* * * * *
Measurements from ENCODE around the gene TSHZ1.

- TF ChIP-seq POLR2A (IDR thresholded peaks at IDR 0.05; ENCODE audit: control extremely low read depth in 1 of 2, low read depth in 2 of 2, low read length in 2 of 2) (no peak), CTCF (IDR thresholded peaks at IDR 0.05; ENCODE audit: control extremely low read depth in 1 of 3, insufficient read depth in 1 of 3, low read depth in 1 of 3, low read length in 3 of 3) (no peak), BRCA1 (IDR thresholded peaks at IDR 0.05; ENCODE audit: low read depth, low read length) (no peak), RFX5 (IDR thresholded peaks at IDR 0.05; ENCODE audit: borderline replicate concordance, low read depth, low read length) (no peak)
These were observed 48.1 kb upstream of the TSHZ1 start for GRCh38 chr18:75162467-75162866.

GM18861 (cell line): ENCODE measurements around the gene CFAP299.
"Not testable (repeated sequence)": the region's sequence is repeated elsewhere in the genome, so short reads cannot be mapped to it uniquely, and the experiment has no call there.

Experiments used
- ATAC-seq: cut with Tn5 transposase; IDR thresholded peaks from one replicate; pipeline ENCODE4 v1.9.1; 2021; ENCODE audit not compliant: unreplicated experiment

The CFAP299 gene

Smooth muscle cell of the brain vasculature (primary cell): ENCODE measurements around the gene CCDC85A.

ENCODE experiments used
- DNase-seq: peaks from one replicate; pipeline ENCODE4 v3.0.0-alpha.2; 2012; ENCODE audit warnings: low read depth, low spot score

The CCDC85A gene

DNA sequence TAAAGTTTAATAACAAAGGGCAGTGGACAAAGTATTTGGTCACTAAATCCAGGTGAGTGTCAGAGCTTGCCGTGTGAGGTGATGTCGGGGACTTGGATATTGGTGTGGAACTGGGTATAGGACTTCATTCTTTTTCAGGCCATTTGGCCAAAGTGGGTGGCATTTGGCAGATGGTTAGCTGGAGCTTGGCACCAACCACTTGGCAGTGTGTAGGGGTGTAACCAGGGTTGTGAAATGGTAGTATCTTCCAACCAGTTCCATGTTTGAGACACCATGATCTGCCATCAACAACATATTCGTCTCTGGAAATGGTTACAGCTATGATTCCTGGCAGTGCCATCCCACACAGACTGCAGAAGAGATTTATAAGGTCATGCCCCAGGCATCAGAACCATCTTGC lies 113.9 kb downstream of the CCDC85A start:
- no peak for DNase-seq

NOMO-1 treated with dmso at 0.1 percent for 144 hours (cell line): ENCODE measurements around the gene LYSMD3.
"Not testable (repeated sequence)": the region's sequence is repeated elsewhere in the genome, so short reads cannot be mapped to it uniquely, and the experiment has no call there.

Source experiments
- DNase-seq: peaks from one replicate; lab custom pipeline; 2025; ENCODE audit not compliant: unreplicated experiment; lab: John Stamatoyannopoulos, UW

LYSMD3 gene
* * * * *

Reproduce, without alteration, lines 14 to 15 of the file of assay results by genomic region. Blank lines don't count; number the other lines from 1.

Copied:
- no peak for DNase-seq

NOMO-1 treated with dmso at 0.1 percent for 144 hours (cell line): ENCODE measurements around the gene LYSMD3.